Wednesday, July 15, 2009

Reader Question: Tips for Luggage Storage

folding luggage rack

Have you posted about suitcase storage?

Not yet, but here we go! Here are my thoughts.

1. If you have a small home, suitcase storage is likely to be a challenge. Suitcases can be stored in closets or under beds - or in garages, basements and attics if humidity, temperature and pests are not an issue. Be cautious with leather luggage, since leather does best at about 50 percent relative humidity and 60 to 70 degrees Fahrenheit, per Saving Stuff. And leather luggage should not be kept in direct sunlight for extended periods of time.

If you travel lightly and have smaller pieces of luggage, storage will be easier than if you travel with large pieces.

2. The best answer will partly depend on how often you use your luggage. The once-a-year vacation traveler has different needs than the every-week business traveler, who will need the luggage to be conveniently located.

3. One standard trick is to nest the suitcases, one inside another; of course, this only works if your luggage is the right size. Other people use their stored luggage to hold out-of-season clothes, or anything else that's used infrequently.

4. If you have the room, and you travel frequently, a folding luggage rack could be useful.

5. If you use the luggage infrequently, you could try this approach: Borrow or rent luggage when needed instead of owning it. As Talley Sue NYC writes, "My in-laws store their large suitcases in one another's houses." Her husband has a large extended family, and family members borrow suitcases from one another as needed.

Flight 001 is currently doing luggage rental out of its New York store located in the West Village; the company doesn't promote the service on its web site, since it's a single-store service.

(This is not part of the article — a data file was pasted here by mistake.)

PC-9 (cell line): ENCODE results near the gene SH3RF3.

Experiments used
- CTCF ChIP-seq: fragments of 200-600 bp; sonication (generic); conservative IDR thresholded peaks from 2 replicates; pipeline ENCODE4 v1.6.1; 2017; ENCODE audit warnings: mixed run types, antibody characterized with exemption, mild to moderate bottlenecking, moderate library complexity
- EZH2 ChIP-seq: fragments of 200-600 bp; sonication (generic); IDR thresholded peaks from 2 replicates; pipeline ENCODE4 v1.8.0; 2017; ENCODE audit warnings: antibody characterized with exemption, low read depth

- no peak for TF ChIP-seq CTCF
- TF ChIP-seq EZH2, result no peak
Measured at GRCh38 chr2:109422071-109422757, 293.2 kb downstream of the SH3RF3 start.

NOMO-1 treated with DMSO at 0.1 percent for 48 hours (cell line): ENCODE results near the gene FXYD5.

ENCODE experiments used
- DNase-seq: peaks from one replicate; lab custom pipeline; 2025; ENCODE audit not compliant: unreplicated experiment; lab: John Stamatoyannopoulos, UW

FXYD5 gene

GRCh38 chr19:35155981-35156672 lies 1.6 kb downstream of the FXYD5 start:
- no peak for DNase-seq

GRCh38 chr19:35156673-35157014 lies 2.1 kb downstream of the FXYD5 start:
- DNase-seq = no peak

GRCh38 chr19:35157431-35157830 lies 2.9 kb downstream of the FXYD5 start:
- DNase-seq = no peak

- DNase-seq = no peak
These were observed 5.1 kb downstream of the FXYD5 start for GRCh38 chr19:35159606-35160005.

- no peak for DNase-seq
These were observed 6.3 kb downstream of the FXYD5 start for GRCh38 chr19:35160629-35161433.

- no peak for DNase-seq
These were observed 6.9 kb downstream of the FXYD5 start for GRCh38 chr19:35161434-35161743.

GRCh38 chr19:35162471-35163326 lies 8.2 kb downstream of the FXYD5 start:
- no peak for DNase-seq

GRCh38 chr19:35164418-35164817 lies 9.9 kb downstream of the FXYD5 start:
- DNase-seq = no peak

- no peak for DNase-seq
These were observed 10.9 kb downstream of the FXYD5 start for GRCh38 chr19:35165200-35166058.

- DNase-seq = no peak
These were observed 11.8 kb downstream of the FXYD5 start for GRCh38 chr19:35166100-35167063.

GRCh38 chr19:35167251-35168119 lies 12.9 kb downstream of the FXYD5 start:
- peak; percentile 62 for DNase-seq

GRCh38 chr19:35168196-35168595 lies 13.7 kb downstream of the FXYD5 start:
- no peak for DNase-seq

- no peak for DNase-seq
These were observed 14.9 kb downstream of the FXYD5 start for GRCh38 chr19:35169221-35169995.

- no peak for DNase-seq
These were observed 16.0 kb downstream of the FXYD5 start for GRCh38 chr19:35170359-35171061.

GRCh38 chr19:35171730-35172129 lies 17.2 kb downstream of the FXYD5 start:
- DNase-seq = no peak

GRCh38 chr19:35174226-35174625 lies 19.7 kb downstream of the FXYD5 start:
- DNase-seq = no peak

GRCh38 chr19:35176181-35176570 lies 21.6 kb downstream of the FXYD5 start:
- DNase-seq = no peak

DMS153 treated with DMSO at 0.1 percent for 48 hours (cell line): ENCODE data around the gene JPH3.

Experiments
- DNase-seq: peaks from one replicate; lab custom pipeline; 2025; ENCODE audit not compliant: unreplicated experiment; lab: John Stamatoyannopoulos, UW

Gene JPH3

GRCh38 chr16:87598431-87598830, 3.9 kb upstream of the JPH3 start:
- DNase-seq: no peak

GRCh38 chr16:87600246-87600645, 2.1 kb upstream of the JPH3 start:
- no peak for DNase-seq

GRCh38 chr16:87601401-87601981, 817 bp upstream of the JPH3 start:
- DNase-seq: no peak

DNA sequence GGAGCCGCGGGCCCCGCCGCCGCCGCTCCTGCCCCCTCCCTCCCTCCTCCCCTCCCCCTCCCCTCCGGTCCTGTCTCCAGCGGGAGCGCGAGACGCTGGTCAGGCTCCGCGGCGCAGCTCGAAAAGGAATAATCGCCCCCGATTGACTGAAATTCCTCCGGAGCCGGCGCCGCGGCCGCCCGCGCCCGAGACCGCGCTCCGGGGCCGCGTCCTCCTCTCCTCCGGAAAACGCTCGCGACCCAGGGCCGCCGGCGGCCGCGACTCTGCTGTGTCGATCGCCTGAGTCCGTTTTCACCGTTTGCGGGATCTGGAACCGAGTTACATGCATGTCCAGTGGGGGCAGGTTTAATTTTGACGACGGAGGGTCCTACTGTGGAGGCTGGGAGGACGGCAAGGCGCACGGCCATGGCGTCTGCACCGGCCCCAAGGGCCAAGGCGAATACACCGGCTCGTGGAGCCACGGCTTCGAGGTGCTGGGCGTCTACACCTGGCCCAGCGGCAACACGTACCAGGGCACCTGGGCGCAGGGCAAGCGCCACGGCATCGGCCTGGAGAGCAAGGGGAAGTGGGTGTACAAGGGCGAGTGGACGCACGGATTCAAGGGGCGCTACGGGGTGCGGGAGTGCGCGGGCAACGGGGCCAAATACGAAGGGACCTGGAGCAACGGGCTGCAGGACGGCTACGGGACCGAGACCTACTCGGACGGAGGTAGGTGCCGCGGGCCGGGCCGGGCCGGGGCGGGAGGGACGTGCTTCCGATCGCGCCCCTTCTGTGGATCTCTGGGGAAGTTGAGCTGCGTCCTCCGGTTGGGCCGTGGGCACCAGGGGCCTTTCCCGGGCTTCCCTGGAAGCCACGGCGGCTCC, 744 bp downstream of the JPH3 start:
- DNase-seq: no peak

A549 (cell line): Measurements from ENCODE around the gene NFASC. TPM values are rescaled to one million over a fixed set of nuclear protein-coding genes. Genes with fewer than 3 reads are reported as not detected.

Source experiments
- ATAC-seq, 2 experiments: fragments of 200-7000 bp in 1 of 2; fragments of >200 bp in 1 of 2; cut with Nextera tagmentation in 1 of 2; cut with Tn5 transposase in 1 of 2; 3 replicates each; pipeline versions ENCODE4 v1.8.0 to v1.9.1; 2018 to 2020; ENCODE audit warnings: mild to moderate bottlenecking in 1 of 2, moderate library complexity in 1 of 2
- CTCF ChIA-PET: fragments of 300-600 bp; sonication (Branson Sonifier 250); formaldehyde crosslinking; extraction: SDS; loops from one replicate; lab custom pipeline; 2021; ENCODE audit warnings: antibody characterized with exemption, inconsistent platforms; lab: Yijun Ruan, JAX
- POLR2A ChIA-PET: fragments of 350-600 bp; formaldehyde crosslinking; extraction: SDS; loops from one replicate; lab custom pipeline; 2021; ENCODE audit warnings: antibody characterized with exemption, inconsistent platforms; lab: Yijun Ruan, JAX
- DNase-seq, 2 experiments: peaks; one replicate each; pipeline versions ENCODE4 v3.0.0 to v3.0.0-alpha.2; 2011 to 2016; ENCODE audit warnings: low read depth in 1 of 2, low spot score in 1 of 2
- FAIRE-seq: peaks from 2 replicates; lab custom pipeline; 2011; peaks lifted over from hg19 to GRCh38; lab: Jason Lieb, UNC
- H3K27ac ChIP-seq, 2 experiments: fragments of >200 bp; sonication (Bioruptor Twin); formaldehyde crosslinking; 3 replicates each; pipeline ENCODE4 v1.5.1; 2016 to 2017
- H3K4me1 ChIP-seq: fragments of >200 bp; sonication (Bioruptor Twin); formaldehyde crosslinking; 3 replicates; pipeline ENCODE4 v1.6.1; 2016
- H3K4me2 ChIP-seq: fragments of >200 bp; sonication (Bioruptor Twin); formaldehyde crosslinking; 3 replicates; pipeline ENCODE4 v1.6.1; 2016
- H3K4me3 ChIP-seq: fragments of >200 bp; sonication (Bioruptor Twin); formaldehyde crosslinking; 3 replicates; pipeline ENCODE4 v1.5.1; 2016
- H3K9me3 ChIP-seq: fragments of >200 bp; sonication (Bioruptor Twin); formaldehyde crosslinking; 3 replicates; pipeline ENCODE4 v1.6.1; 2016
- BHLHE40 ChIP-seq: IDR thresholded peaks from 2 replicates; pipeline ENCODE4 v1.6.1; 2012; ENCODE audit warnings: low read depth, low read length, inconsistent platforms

Anyone else have some good ideas?


sarah said...

I travel pretty frequently - and now store all my travel "stuff" in my suitcase: toiletries, neck pillow, travel alarm clock, reading light, laundry bag, etc. Always right there when I need it!

chantal said...

Ohhh. I like that idea of keeping the travel stuff IN the suitcase. Thanks!

Jeri Dansky said...

I store some travel stuff in the luggage, too - I don't know why I didn't mention that in the post. Thanks for raising the point, Sarah!

Theresa Finnigin said...

I travel frequently too and one helpful tip for me is to completely unpack as soon as I get home. That way I don't feel like I'm living out of my suitcase. I store our luggage in the basement. I have paired down my luggage to the basic pieces and donated pieces that were too trendy or odd sized. If I wasn't using it - I got rid of it!

Margaret Lukens said...

I store some luggage in a blanket chest. I find top-opening chests not very useful for storing frequently used things (always have to move stuff off the top of the chest to get to the contents) and not useful for small items, which get buried in a deep chest. But the size is good for nested luggage, which comes out at most once a month.

Jeri Dansky said...

Theresa, thanks for emphasizing the importance of passing along to others the luggage you don't use!

Margaret, the blanket chest sounds like a wonderful idea; I knew my fellow organizers would come up with something I hadn't!

SueBK said...

I store out of season clothes in unused luggage, but I pack the clothes into plastic storage bags first. Not only does it offer a double protection against moths (and if you use vacuum bags more room), it also means if you need the luggage you're not left with a pile of clothes dumped in the corner of the room. (And how would I know that's what happens?)

Jeri Dansky said...

The following comment came from organizer Seph Paul in an e-mail; I'm including it here with his permission.

Then there's always the out-in-the-open storage. I actually store all my holiday items in these old suitcases, 90% being Christmas. My actual travel suitcase (one for me and one for my partner) that I allow baggage handlers to throw as they want lives in my front closet under my hanging out-of-season outerwear.